A one-page cover sheet explained the nature and objective of the survey and provided guidance on completing the questionnaire.  The first section of the survey requested general demographic profile information of the respondent, including the types and numbers of native wildlife admitted annually for rehabilitation. The second section was a six and one-half page questionnaire that asked each respondent to indicate the relative frequency of each of 204 possible individual conditions seen in wildlife admitted for rehabilitation.  Respondents estimated the frequency of occurrence for each condition, with an indication of “High” (Hi), “Medium” (Med), “Low” (Lo), or leave “blank” for none, for eight major categories of wildlife species (Table 1). 

The list of the individual 204 conditions was developed with the assistance of many experienced wildlife rehabilitators and several veterinarians from across the United States.  For purposes of constructing the questionnaire, the 204 conditions were grouped into 28 major categories of conditions (Figure 2).  The respondents were encouraged to use estimates when completing the questionnaire rather than to take the time to go back to detailed, individual treatment records for the three year period.  The authors felt that since this was meant to be an informal survey these estimates would be reliable for indicating major trends, and that asking for more detailed analysis on the part of the respondent would discourage completion and return of the survey.

The third and last section of the survey asked the respondents to review 28 major categories of conditions seen in wildlife admitted and rank those categories that resulted in the highest incidence of non-releaseable wildlife (i.e., euthanasia, death, permanent incapacity, etc.). Respondents also ranked the 28 categories regarding the categories they felt a rehabilitator should be skilled in handling.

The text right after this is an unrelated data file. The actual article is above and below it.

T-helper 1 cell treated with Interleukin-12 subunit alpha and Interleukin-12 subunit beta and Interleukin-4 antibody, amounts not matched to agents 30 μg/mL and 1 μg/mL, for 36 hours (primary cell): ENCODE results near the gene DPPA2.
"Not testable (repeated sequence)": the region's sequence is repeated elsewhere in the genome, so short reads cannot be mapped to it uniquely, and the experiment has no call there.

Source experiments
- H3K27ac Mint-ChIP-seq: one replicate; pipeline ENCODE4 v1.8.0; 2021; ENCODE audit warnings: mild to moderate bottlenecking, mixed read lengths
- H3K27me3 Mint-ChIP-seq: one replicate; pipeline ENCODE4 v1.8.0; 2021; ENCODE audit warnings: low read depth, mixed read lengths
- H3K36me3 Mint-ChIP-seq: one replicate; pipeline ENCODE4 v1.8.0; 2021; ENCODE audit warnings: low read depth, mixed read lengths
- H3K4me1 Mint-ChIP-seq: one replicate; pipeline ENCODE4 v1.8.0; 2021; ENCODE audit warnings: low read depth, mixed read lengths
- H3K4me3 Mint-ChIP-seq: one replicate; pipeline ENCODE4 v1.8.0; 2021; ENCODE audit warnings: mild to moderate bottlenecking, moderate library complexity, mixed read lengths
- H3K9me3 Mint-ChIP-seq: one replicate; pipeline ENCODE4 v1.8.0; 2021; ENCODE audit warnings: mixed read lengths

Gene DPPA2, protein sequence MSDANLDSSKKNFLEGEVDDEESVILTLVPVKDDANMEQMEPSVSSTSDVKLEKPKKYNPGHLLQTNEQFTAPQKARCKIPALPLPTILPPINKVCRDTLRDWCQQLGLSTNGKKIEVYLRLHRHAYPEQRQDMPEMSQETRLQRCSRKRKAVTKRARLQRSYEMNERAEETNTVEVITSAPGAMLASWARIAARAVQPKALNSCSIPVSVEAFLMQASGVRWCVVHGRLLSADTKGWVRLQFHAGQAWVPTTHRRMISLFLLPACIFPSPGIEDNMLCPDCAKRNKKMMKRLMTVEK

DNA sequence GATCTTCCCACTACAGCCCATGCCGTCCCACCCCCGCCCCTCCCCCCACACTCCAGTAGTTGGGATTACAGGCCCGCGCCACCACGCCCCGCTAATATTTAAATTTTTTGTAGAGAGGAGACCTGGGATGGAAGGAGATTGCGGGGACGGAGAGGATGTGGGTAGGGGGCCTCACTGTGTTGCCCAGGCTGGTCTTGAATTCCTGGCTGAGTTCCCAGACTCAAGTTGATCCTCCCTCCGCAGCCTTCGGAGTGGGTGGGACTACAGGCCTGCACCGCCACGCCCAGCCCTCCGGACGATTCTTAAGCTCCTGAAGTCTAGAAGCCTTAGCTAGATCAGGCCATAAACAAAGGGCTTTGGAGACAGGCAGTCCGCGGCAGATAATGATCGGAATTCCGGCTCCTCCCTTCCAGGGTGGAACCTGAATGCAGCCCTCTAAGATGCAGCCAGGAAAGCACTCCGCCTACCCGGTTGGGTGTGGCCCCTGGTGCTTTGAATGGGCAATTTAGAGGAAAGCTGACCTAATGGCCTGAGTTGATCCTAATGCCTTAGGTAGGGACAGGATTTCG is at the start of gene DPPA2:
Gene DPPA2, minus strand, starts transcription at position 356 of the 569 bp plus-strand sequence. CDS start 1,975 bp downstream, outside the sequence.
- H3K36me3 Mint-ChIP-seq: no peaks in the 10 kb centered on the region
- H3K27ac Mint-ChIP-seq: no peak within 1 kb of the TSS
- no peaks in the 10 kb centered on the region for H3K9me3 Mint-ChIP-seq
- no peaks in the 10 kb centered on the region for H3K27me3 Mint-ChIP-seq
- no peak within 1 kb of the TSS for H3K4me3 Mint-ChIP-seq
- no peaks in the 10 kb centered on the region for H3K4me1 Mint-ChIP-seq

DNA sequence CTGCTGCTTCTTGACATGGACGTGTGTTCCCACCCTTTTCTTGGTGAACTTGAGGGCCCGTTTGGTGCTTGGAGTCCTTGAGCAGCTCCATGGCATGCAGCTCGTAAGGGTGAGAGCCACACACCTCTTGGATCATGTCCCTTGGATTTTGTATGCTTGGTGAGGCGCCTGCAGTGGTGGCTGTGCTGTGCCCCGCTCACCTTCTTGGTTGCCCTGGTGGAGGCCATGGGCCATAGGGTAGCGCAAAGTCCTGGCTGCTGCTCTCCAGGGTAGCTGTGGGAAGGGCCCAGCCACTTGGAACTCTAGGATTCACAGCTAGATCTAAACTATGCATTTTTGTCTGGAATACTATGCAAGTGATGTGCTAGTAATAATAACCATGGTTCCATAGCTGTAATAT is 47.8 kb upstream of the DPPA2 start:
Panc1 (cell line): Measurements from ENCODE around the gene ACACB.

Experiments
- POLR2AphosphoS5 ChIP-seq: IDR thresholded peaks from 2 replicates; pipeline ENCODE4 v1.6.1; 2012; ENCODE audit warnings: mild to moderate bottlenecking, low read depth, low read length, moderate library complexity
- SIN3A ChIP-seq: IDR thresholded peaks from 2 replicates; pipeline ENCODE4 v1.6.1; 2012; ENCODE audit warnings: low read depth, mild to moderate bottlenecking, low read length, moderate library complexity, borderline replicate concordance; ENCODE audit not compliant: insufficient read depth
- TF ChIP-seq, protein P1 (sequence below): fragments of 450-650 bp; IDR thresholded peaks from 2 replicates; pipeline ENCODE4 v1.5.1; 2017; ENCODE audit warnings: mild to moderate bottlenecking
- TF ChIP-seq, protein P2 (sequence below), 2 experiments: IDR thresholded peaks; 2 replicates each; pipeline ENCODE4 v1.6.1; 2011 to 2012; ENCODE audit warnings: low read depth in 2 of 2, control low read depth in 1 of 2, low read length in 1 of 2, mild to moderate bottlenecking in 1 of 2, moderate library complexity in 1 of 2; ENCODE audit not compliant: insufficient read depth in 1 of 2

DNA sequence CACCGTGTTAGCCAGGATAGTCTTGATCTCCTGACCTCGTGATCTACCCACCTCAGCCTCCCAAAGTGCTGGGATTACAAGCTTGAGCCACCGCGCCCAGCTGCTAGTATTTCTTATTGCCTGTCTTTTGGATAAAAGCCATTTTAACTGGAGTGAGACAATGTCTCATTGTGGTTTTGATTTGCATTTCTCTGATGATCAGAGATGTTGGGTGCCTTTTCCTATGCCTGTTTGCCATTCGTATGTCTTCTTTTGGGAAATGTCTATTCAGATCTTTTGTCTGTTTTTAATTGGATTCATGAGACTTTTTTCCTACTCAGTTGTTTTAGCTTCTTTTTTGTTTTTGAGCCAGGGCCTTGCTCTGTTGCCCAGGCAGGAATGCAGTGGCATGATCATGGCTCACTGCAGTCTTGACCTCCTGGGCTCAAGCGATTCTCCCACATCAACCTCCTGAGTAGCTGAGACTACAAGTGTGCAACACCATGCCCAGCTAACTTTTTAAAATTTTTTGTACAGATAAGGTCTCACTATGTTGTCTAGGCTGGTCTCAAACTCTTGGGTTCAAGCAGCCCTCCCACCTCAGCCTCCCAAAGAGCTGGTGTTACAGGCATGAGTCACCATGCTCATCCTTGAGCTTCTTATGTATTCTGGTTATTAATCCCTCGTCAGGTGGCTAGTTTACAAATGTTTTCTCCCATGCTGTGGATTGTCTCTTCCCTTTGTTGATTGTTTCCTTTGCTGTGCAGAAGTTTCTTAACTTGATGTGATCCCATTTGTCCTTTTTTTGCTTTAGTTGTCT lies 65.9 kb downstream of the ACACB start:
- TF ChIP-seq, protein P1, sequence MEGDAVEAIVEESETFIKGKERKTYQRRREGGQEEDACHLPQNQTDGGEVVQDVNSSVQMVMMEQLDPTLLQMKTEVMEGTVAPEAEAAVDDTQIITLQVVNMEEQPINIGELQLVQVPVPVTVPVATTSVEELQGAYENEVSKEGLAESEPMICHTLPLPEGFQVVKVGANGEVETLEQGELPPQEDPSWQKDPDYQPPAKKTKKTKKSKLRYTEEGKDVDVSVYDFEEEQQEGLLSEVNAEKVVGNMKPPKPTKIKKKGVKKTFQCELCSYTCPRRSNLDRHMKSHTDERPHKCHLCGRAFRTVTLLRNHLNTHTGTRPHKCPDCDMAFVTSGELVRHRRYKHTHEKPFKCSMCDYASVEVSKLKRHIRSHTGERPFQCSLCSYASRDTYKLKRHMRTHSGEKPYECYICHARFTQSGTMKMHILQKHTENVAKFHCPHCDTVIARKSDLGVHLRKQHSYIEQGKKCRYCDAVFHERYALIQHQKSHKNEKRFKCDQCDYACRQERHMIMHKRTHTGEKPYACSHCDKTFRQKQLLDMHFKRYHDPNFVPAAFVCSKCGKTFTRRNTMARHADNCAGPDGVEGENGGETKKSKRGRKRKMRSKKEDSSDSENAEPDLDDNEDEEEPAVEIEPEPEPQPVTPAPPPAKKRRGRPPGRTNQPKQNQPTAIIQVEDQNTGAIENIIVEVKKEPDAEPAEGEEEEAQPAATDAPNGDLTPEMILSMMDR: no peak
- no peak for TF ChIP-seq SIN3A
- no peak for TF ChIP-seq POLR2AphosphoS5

Tabulation of Results

The results of the first section of the survey (demographic data) are summarized in Tables 1 and 2.  The results of the second section, or the questionnaire (Tables 3 through 11) were tabulated by first assigning the numerical values of 3, 2, 1 and 0 to the responses of Hi, Med, Lo and (blank), respectively.  A weighted average was then calculated using the following formula:

  ( s1 )( i1) + (s2 )( i2) + . . . + (sµ )( iµ)  
     s = number of wild animals for a species/species group admitted annually by a respondent
     i = incident rate of condition seen by that respondent (either 1, 2, 3 or 0)
     µ = total number of respondents admitting the species or species group

     n = total number of wild animals for that species or species group admitted annually by all respondents.

This approach was used to provide appropriate weighting to those rehabilitators with a larger database of observations for each condition as a result of admitting more animals. 

The formula used to arrive at the “weighted average” for all respondents is illustrated in this simple example.  Respondent A indicates a “Hi” incidence of head trauma in 1,000 raptors admitted annually.  Respondent B indicates a “Med” incidence of head trauma in 500 raptors admitted annually.  A simple average arrived at by assigning a “3” to respondent A and a “2” to respondent B yields a score of 2.5.  However this approach does not recognize the higher incidence of head trauma seen by respondent A who admits twice the number of raptors annually than does respondent B.  Using the previously described formula, the weighted average approach assigns a higher value to the respondent that admits more animals and yields a score for this example of head trauma seen in raptors of 2.7.